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Archive for February, 2013

Poetry and the Brain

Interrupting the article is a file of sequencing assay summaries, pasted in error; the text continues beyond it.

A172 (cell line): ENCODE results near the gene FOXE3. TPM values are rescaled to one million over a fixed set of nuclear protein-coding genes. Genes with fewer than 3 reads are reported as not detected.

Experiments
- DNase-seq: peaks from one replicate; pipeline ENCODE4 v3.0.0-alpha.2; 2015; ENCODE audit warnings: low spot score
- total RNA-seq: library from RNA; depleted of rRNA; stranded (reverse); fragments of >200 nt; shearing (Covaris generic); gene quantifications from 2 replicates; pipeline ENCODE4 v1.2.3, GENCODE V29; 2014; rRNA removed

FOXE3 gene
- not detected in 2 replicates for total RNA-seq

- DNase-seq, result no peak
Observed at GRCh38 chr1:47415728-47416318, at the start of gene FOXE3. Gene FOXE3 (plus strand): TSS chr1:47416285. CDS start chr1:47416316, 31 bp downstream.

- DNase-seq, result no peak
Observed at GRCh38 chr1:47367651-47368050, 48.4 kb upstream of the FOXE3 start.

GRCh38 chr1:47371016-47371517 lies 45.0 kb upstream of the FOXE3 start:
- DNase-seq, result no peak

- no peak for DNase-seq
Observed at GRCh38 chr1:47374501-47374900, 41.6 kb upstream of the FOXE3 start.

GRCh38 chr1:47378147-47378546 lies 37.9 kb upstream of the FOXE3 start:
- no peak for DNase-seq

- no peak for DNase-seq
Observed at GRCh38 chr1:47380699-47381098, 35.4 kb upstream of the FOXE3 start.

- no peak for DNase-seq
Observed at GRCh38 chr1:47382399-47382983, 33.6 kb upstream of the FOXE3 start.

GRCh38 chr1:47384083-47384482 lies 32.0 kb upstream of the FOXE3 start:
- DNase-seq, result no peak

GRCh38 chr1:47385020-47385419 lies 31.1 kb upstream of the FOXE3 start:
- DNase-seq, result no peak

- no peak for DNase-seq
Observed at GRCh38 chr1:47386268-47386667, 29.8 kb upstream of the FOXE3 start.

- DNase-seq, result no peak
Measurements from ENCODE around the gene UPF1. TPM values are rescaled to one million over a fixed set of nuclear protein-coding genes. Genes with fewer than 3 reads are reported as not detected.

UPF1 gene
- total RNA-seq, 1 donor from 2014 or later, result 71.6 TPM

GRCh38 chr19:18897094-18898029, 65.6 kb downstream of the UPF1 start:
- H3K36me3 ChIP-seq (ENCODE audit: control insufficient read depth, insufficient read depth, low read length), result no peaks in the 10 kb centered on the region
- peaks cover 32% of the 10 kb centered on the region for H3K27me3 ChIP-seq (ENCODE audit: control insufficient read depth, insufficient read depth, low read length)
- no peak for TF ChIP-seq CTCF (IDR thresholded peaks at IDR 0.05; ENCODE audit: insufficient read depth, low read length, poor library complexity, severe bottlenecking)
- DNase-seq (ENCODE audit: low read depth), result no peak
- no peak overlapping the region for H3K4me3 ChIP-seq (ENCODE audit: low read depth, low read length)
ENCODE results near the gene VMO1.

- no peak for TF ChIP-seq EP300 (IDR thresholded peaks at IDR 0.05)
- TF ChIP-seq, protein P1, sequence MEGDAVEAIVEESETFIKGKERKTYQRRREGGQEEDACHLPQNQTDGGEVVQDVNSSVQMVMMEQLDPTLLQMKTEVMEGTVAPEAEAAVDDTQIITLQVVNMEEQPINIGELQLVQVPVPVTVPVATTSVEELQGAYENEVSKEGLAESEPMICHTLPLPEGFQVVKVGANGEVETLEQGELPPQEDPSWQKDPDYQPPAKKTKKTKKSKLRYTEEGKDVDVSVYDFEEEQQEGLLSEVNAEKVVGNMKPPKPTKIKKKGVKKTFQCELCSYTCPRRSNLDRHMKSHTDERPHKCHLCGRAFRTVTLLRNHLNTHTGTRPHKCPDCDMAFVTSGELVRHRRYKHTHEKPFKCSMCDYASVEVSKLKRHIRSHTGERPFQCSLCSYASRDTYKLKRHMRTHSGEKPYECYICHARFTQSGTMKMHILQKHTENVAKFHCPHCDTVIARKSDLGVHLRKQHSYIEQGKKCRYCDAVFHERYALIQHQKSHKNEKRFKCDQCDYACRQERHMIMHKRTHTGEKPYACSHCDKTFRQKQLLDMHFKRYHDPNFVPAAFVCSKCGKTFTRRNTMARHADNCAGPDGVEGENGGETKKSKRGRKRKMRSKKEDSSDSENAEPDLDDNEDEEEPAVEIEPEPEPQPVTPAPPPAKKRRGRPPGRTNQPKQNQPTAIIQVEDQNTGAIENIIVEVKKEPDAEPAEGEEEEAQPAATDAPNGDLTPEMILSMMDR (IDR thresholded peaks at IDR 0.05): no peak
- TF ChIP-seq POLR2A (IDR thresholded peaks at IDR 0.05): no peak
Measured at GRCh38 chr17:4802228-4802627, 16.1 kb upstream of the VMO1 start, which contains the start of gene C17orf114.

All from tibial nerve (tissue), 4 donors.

When an award-winning novelist-translator and a renowned psychologist join forces to explore their common areas of interests, one can expect a wealth of interesting insights — and perhaps even answers to such questions as: How does poetry affect our thinking? Is poetical experience different from ‘ordinary’ experience? How does the brain make sense of poetical patterns in language? And, last but not least: Why do certain texts arouse aesthetic pleasure and what happens in the brain, when we feel the urge to read a poem again and again? In their recent book ‘Gehirn und Gedicht’ (The Brain and the Poem, Hanser Verlag, Munich 2011), poeta doctus Raoul Schrott and Berlin psychologist Arthur Jacobs explore these and other questions, aiming to offer an synthesis of contemporary neurolinguistic, evolutionary, and aesthetic research. And yet, says reviewer Hans-Dieter Gelfert, the result falls short of the professed goal of making sense of poetic experience from a neuroscientific perspective. For, nearly everything that is being said about the neurological responses to visual, musical or verbal stimuli in poetry applies to such stimuli in general, irrespective of their aesthetic quality. In the end, what fuses the various neuroscientific elements into the kind of poetic unity that gives rise to aesthetic enjoyment is something which the theoretical framework of the two authors cannot explain.